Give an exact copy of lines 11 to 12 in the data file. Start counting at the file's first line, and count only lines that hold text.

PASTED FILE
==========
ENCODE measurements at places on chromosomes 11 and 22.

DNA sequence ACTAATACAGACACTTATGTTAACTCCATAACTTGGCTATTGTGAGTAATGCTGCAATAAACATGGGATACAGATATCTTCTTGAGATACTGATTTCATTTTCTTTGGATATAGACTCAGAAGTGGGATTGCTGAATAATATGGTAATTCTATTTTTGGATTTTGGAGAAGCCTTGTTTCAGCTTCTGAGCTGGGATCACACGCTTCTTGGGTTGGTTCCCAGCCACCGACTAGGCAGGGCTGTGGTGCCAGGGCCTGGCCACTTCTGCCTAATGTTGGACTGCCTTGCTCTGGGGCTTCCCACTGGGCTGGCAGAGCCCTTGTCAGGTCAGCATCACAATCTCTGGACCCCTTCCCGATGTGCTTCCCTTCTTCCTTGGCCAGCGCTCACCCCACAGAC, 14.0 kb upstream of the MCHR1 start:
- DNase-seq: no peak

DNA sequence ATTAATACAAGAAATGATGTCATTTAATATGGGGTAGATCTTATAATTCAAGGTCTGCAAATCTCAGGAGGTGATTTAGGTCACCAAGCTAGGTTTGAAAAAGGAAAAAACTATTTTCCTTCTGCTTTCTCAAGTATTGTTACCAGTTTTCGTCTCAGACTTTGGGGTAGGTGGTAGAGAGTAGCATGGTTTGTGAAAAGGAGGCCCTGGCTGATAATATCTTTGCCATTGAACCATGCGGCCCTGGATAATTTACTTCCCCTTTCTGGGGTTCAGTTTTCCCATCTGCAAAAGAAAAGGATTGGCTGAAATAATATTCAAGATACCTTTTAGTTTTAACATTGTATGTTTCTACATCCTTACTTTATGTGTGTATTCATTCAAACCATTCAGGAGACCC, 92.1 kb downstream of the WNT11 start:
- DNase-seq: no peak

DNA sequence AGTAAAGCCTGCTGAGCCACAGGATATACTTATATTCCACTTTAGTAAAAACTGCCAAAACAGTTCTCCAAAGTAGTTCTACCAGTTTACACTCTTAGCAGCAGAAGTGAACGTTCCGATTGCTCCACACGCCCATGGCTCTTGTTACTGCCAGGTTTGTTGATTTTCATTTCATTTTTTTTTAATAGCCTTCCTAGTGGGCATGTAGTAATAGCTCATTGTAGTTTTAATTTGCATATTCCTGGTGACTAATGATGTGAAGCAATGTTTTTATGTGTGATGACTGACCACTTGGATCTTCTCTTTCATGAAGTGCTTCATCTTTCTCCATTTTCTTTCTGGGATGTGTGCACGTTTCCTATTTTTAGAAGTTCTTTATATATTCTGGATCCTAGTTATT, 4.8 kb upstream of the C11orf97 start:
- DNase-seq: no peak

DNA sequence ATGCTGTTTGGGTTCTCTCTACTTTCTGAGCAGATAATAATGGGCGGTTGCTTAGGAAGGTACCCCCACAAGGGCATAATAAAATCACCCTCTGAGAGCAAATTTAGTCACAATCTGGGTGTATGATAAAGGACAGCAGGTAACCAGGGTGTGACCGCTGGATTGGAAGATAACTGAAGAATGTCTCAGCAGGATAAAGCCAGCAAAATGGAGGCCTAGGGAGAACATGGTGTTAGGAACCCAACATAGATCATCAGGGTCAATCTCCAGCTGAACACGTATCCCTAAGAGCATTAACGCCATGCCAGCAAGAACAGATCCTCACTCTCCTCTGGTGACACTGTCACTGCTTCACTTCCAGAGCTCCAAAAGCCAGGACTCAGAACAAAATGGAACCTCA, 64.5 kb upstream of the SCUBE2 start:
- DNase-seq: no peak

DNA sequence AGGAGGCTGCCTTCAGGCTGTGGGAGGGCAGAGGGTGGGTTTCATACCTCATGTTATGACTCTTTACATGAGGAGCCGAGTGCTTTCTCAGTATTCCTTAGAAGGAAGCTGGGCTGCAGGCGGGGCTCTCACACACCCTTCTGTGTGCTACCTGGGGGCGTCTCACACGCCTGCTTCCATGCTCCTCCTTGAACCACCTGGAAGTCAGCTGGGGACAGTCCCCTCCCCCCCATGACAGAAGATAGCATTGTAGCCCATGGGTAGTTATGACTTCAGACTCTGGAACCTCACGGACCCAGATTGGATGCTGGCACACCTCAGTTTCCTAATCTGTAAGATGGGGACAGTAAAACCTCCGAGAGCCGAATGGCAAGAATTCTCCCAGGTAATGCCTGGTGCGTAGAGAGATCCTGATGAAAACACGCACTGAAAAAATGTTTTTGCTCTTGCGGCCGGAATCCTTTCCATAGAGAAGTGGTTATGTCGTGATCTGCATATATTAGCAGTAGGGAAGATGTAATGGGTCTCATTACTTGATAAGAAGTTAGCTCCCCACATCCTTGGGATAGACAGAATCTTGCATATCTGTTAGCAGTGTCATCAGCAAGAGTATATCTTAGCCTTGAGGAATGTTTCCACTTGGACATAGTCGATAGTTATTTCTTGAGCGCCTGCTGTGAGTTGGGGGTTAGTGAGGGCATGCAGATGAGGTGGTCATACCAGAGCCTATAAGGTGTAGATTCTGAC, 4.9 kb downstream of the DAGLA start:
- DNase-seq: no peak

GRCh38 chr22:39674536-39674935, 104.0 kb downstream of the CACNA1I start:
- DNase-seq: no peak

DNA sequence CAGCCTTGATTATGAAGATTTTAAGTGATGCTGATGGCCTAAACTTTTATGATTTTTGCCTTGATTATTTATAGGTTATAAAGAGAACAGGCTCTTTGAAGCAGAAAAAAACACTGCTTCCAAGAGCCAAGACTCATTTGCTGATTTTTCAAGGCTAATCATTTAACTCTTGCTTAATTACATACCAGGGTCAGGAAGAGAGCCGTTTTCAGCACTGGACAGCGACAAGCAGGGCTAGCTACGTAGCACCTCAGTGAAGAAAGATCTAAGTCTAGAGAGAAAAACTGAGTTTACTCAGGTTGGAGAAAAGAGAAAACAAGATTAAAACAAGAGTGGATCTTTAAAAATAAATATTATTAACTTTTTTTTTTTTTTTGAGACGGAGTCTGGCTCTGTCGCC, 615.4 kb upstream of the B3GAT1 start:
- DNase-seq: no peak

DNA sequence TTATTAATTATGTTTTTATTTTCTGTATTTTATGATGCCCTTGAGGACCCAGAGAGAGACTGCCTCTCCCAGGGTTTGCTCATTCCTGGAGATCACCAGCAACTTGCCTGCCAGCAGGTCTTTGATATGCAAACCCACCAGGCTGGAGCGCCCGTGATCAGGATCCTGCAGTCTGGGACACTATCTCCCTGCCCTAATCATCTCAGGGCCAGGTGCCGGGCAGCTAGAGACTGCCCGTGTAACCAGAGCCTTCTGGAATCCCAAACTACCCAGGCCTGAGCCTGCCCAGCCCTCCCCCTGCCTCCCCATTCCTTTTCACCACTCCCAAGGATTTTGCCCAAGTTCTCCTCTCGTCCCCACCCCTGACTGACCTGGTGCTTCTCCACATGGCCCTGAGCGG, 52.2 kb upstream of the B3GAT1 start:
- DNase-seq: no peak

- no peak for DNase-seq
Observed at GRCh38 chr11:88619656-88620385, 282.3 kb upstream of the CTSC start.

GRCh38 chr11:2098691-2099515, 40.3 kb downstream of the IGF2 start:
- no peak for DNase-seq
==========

- DNase-seq: no peak

GRCh38 chr22:39674536-39674935, 104.0 kb downstream of the CACNA1I start: